Is This Thing On? NJ Appellate Division Bars Employees’ Attempt to Use Secret Audio Recording In Support of CEPA and LAD Claims

Employees sometimes engage in questionable conduct to gather evidence to strengthen their claims of employment discrimination and retaliation. In Quinlan v. Curtiss-Wright Corporation and State of New Jersey v. Saavedra, employees misappropriated confidential employer documents to support their claims. More recently, in Stark v. South Jersey Transportation Authority, two employees surreptitiously voice-recorded a workplace conversation to support their claims under the New Jersey Law Against Discrimination (“LAD”). The Appellate Division, however, pressed the “STOP” button on the Stark plaintiffs’ efforts to utilize that recording as evidence, noting that recording violated the New Jersey Wiretap Act and failed to satisfy the seven-part balancing test established by the New Jersey Supreme Court in Quinlan for determining whether that violation nevertheless constituted “protected activity” under the New Jersey Law Against Discrimination (“LAD”).


Plaintiffs Stark and Ballistreri worked for South Jersey Transportation Authority (“SJTA”) in its toll audit division. Both plaintiffs had a history of abusing sick time, family leave, and vacation time and routinely failed to complete their monthly audit reports  on time. In early 2006, Defendant Charles Giampaolo became plaintiffs’ manager. On two occasions, plaintiffs complained to SJTA’s Affirmative Action Officer about Giampaolo’s allegedly harsh manner of dealing with them. Notably, however, plaintiffs did not accuse Giampaolo of gender discrimination or sexual harassment. SJTA retained a private attorney to investigate plaintiffs’ complaints about Giampaolo. At the same time, SJTA requested its independent auditing firm, SMART Consulting, to complete plaintiffs’ delinquent audits. SMART concluded that plaintiffs were “seriously behind” in their work, and recommended that the toll revenue audit function be performed by non-union members in SJTA’s finance department because of the conflict of interest in having plaintiffs audit toll collectors who were fellow union members. SMART also recommended that SJTA eliminate plaintiffs’ job positions.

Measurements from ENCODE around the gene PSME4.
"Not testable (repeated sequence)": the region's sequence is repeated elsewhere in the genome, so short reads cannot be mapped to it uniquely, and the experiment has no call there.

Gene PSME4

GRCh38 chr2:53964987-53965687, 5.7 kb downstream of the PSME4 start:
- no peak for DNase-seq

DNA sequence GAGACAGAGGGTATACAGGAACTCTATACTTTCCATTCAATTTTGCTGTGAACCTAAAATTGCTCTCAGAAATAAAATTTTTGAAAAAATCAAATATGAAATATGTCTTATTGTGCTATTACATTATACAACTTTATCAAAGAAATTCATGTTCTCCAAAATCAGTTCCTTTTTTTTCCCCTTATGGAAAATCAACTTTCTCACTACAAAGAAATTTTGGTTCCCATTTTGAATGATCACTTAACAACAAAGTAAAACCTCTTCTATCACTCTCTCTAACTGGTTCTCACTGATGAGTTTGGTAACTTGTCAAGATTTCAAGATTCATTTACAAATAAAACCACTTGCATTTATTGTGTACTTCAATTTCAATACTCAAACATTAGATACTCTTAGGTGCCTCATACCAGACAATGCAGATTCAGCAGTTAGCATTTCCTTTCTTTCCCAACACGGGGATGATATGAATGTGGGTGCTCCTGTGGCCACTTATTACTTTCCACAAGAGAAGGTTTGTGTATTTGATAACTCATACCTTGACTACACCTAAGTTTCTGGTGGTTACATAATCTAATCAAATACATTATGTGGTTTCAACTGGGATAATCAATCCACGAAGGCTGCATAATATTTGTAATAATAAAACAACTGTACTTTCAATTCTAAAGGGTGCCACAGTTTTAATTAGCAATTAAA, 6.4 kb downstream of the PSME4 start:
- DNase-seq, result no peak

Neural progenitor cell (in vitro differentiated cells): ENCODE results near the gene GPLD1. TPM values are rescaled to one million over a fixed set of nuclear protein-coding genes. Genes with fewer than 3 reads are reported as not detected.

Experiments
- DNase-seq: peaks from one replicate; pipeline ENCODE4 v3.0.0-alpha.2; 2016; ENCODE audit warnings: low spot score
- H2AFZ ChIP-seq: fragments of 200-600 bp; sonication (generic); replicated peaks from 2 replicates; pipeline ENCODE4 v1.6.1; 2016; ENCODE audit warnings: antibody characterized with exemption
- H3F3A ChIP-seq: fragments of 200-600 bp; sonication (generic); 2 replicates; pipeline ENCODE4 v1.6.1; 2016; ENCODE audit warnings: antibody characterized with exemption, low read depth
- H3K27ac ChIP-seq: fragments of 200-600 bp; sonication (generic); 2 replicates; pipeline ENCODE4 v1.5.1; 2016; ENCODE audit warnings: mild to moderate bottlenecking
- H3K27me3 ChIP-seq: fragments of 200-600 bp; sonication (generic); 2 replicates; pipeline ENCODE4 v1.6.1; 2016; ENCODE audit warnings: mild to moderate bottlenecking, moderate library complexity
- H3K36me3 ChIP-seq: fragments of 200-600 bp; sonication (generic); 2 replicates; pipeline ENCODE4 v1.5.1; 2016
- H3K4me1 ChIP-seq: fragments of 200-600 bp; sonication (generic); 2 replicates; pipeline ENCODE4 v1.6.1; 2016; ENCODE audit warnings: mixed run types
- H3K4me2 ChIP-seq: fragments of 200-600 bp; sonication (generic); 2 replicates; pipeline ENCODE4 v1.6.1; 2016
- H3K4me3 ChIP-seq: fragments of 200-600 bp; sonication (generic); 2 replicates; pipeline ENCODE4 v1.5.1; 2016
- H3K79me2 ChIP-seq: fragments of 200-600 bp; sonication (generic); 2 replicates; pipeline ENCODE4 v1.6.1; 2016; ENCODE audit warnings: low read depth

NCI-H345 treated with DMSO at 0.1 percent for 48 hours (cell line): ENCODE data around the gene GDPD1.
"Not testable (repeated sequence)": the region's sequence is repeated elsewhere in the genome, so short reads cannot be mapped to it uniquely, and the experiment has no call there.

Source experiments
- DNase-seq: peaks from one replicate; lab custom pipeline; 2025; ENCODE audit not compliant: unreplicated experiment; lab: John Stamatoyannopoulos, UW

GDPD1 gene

In February 2007, and prior to the conclusion of SJTA’s investigation, plaintiffs filed suit against SJTA and Giampaolo alleging that, among other things, Giampaolo had improperly referred to another employee as a lesbian and told a woman in the office who had worked there part-time that she should engage in inappropriate sexual conduct at her “bachelorette party.” Aside from these two allegations, there were no specific claims of sexual harassment or gender discrimination. Thereafter, the SJTA’s investigating attorney issued a report which concluded that plaintiffs had serious job performance issues and that Giampaolo’s conduct constituted neither harassment nor retaliation.